Worry (The Good Kind) Never Goes Out of Style

I’ll admit it. I’m a worrier. And at The Richards Group, I am not alone. We have some of the best worriers on the planet. I’m not talking about the neurotic, destructive kind of worrying. I’m talking about the productive power of positive worrying.

I don’t know how I became a worrier. I think mine all started because I was horrified to be late my first day of kindergarten (thanks, Mom). I don’t know how my colleagues started down the worrying path. All I know is that we have a wonderful ability to hire productive worriers. And we’re not all brand managers. All disciplines share equally in our collective worry gene.

My definition of positive worrying has to do with predicting, being prepared for, and influencing the future. Think about it. Why do most people worry? They are afraid of some bad outcome that might happen in the future. Truth is, worry is 100 percent wasted effort, unless you can influence that future event.

For example, I could worry that our creative presentation next week won’t go well with our new client. By itself, that would be unproductive worry. However, that can be turned into productive worry once I take action to make sure the presentation goes well by pre-selling the client, by ensuring that the work is right on the brief (after making sure the client understands and approves the brief) and is consistent with the client’s objectives.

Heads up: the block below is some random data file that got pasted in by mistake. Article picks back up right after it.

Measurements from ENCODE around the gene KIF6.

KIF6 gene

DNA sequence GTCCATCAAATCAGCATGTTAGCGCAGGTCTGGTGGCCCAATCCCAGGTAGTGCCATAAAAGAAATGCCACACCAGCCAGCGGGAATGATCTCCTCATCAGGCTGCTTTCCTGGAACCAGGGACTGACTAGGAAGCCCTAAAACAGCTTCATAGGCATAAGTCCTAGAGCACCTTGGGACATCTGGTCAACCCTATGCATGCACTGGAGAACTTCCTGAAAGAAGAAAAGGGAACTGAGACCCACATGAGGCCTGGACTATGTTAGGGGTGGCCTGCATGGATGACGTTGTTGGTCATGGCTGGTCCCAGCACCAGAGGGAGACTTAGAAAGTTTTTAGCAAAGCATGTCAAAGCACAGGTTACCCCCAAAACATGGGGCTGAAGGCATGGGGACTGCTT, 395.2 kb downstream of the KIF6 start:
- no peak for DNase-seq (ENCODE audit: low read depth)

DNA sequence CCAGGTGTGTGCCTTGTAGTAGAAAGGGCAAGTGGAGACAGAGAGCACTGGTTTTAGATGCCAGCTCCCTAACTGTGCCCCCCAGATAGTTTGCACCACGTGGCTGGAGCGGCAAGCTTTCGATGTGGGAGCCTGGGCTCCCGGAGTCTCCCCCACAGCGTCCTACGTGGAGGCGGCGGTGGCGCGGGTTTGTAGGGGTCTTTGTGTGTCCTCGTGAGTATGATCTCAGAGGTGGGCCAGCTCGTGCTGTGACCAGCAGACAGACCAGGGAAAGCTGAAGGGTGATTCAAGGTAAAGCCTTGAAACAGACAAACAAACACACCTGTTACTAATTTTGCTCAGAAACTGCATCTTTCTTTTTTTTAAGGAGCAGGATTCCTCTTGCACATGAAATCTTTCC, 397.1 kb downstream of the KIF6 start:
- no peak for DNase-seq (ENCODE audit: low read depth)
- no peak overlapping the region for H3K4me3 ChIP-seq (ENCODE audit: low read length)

I could worry all day that our new-business RFP response won’t get to the prospective client on time – or I could hand-deliver it, or I could make sure it goes a day early, just in case it gets lost in transit.

And apparently, worrying is becoming more popular. In his new book The Power of Negative Thinking, famous college basketball coach Bob Knight lists “Always worry” as the third of his Ten Commandments of Leadership. He writes that if you run out of things to worry about, you should worry about being overconfident. While I don’t condone many of Coach Knight’s well-documented behaviors, I can wholeheartedly endorse his belief in the positive impact of productive worrying.

Categories: Industry

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  • Upham ·

    When I was a young account guy at TRG, one day Brad Todd stopped me in conversation and said, “You know what?… You’re a worrier. That’s good. We need more worriers at The Richards Group. Worriers make good account people.” Confused, I said, “warriors?” (That sounded pretty intense for a Peaceable Kingdom.) And Brad said, “No, worriers.” And then I got it. I’ve since shared that sentiment with the new legions of account peeps. I would agree.

  • Hart W ·

    Best possible trait in an account guy.